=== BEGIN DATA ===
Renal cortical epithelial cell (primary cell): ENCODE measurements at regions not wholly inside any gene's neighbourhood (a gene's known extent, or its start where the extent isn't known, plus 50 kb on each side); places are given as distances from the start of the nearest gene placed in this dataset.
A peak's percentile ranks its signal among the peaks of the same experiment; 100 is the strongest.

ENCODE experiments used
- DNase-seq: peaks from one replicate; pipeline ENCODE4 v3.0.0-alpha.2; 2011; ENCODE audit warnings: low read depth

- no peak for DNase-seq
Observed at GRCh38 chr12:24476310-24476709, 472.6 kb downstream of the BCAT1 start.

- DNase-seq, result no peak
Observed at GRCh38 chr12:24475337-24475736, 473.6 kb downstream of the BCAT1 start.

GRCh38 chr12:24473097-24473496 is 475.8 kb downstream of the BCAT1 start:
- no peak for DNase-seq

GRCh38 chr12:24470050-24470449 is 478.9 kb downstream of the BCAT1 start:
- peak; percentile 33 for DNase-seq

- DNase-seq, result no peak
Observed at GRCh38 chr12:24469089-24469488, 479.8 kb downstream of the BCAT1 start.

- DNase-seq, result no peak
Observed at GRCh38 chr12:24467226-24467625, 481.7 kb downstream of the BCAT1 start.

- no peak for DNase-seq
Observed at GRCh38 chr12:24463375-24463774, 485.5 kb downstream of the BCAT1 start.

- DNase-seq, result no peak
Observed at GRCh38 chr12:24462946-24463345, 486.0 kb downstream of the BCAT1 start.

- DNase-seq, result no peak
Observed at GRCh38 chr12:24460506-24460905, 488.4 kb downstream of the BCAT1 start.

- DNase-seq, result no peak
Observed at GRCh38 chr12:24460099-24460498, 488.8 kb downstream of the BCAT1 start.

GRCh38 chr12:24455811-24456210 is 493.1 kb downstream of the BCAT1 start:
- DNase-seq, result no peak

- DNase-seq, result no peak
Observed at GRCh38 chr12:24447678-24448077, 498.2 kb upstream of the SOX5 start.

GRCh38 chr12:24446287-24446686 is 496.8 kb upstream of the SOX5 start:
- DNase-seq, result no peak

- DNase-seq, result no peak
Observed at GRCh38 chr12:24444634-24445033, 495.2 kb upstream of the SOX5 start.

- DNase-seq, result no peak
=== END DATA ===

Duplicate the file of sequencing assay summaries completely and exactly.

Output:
Renal cortical epithelial cell (primary cell): ENCODE measurements at regions not wholly inside any gene's neighbourhood (a gene's known extent, or its start where the extent isn't known, plus 50 kb on each side); places are given as distances from the start of the nearest gene placed in this dataset.
A peak's percentile ranks its signal among the peaks of the same experiment; 100 is the strongest.

ENCODE experiments used
- DNase-seq: peaks from one replicate; pipeline ENCODE4 v3.0.0-alpha.2; 2011; ENCODE audit warnings: low read depth

- no peak for DNase-seq
Observed at GRCh38 chr12:24476310-24476709, 472.6 kb downstream of the BCAT1 start.

- DNase-seq, result no peak
Observed at GRCh38 chr12:24475337-24475736, 473.6 kb downstream of the BCAT1 start.

GRCh38 chr12:24473097-24473496 is 475.8 kb downstream of the BCAT1 start:
- no peak for DNase-seq

GRCh38 chr12:24470050-24470449 is 478.9 kb downstream of the BCAT1 start:
- peak; percentile 33 for DNase-seq

- DNase-seq, result no peak
Observed at GRCh38 chr12:24469089-24469488, 479.8 kb downstream of the BCAT1 start.

- DNase-seq, result no peak
Observed at GRCh38 chr12:24467226-24467625, 481.7 kb downstream of the BCAT1 start.

- no peak for DNase-seq
Observed at GRCh38 chr12:24463375-24463774, 485.5 kb downstream of the BCAT1 start.

- DNase-seq, result no peak
Observed at GRCh38 chr12:24462946-24463345, 486.0 kb downstream of the BCAT1 start.

- DNase-seq, result no peak
Observed at GRCh38 chr12:24460506-24460905, 488.4 kb downstream of the BCAT1 start.

- DNase-seq, result no peak
Observed at GRCh38 chr12:24460099-24460498, 488.8 kb downstream of the BCAT1 start.

GRCh38 chr12:24455811-24456210 is 493.1 kb downstream of the BCAT1 start:
- DNase-seq, result no peak

- DNase-seq, result no peak
Observed at GRCh38 chr12:24447678-24448077, 498.2 kb upstream of the SOX5 start.

GRCh38 chr12:24446287-24446686 is 496.8 kb upstream of the SOX5 start:
- DNase-seq, result no peak

- DNase-seq, result no peak
Observed at GRCh38 chr12:24444634-24445033, 495.2 kb upstream of the SOX5 start.

- DNase-seq, result no peak